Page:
Monthly Archives: January 2011

installations that create conversations

At the University of Florida late last week, I heard a presentation by the staff of Local Projects, a design firm that creates interactive public installations that provoke constructive discussions. For instance, in StoryCorps, people enter a kiosk in pairs, interview each other, and their taped interview becomes part of a digital archive. When Local History created the installation for the National September 11 Memorial Museum, they asked people to contribute their own photos and text from 9/11 and produced a repository that is also accessible via one of the top iPhone apps. At the Contemporary Issues Forum of the National Museum of American Jewish History (shown below), visitors tape their answers to controversial questions. (The fact that participants’ arguments are recorded along with their real names and faces inhibits incivility.)

Advanced technology helps but isn’t essential. An early project involved a memorial in Washington for the New York City victims of 9/11. It was a large paper map of New York, onto which visitors could post their own hand-written notes on semi-transparent paper. Not only did the map become a repository of memories, but strangers had moving conversations.

There are precedents. In 1773, Philippe d’Orleans rebuilt the Palais-Royale in Paris with open arcades for cafes and entertainments. Throughout the Revolution, those spaces were bedecked with posters, pamphlets, and broadsides that prompted all kinds of conversations, including the famous speech of Camille Desmoulins that helped cause the Storming of the Bastille. Or consider the Egyptian Army tanks that are currently covered with democratic slogans. But despite these precedents, museum installations that create archives of visitors’ contributions seem to me basically a new genre–and full of democratic possibilities.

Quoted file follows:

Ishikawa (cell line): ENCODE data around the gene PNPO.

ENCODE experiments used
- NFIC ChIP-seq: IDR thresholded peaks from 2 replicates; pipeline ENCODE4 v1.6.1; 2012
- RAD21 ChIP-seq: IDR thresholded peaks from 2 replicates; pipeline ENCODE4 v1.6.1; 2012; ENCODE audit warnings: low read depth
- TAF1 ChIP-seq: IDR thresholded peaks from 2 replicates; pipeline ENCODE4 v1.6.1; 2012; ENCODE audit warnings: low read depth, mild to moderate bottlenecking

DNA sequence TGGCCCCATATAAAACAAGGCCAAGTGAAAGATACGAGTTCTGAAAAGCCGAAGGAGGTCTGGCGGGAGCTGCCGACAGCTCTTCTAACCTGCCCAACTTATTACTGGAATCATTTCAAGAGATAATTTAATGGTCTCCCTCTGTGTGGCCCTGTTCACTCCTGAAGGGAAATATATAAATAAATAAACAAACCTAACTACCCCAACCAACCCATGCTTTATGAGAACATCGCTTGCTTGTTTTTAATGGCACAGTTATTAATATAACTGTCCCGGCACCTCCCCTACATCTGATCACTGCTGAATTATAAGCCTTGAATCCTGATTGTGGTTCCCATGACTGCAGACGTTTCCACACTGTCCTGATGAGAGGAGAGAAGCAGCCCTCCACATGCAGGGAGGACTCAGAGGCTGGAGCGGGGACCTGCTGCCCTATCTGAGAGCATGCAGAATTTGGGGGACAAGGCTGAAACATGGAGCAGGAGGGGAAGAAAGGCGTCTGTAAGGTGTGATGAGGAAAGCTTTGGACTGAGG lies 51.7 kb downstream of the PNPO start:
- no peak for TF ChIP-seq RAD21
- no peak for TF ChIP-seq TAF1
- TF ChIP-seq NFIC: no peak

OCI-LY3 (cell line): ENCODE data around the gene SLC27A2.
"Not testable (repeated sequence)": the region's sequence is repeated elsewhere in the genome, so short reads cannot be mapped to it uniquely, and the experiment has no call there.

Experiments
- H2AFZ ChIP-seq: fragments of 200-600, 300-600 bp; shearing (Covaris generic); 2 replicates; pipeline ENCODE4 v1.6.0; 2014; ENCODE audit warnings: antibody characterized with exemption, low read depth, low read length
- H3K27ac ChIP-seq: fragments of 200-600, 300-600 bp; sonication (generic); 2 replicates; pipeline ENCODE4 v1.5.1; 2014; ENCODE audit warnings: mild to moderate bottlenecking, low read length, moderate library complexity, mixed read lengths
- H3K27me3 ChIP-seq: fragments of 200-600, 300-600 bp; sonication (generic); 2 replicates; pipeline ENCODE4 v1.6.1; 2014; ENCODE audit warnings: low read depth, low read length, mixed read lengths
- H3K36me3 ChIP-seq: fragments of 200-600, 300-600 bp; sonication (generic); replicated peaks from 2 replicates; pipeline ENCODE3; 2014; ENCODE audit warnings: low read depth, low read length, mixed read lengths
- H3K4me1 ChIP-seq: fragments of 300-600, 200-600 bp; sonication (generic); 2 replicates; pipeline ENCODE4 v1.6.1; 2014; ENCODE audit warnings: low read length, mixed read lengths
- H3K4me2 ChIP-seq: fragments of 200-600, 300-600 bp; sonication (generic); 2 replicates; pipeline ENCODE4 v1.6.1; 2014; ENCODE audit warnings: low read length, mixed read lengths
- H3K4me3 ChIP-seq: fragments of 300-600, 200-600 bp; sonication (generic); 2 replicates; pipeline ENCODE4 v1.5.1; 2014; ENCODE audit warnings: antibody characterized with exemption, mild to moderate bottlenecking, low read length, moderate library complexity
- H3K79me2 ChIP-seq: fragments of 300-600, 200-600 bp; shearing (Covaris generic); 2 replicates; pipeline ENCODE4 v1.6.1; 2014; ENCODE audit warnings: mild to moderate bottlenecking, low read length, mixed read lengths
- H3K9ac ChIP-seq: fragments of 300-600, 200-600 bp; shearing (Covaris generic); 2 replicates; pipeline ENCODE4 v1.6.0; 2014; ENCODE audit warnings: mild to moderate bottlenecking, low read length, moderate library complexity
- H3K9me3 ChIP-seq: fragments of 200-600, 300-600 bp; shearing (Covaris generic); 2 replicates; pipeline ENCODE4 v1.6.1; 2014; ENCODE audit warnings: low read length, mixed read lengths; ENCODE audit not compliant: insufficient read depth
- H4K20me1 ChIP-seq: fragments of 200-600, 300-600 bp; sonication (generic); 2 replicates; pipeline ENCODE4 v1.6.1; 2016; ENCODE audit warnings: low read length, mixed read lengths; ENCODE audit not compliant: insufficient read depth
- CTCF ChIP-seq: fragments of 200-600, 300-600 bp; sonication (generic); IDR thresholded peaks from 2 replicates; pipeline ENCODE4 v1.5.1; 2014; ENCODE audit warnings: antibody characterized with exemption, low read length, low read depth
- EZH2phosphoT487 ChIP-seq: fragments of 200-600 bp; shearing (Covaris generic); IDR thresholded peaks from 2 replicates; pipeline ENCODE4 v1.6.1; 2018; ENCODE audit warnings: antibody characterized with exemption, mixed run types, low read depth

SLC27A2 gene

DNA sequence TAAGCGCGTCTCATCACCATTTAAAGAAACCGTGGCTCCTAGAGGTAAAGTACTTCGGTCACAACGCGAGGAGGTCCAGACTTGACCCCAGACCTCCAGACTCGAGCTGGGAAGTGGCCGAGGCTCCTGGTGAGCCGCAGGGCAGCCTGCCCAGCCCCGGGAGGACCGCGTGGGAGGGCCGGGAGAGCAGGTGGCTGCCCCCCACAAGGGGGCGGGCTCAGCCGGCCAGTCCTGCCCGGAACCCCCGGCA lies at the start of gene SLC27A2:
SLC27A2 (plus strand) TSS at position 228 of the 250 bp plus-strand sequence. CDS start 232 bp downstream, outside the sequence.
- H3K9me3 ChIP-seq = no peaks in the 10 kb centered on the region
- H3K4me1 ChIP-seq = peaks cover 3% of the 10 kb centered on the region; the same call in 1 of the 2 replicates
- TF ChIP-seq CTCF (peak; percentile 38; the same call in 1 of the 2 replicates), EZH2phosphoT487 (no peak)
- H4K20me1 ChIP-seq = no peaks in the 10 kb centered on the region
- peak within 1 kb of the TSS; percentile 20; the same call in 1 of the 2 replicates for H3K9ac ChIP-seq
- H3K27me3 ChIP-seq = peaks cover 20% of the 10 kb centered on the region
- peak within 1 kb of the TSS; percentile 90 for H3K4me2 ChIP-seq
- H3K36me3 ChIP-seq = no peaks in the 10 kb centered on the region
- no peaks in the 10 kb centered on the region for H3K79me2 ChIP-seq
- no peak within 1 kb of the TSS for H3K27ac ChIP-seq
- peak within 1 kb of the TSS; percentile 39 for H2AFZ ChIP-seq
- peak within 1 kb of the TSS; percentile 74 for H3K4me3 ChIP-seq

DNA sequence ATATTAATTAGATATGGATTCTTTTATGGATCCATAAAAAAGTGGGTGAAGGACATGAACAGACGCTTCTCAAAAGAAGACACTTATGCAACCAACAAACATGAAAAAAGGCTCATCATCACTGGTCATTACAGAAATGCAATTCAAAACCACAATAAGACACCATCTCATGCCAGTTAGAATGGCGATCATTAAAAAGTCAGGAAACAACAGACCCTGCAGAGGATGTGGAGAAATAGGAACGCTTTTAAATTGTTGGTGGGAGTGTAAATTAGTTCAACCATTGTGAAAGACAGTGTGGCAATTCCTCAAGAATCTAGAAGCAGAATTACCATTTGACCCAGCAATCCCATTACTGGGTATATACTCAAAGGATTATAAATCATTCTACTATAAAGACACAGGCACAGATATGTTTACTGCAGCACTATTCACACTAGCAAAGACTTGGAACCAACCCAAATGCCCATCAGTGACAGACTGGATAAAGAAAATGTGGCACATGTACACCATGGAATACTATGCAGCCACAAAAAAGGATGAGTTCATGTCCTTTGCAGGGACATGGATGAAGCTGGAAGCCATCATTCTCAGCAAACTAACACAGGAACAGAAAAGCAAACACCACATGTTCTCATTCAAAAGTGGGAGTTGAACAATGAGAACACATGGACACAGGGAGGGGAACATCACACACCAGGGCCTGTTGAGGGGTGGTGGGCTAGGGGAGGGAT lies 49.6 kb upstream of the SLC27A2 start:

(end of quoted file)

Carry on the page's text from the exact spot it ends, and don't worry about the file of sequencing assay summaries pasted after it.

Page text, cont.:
the good citizen and the good person

(In Gainesville, FL, en route to Orlando)–Yesterday, as I guest-taught a University of Florida class on “redefining citizenship,” several questions arose that I found interesting. Here are the questions, with answers that the students suggested (or that I have added myself):

1. A life of very active civic engagement and commitment is …

    a. No better than any other life, as long as each life meets some basic ethical standards such as not violating just laws.

    b. A good life, but no better than several other good lives, such as a life devoted to caring for family or creating art.

    c. Equivalent to a good life. If you devote yourself to art or to God (for example), you are doing it for the good of the world, so you are civically engaged.

2. If you are a resident of the People’s Republic of China today …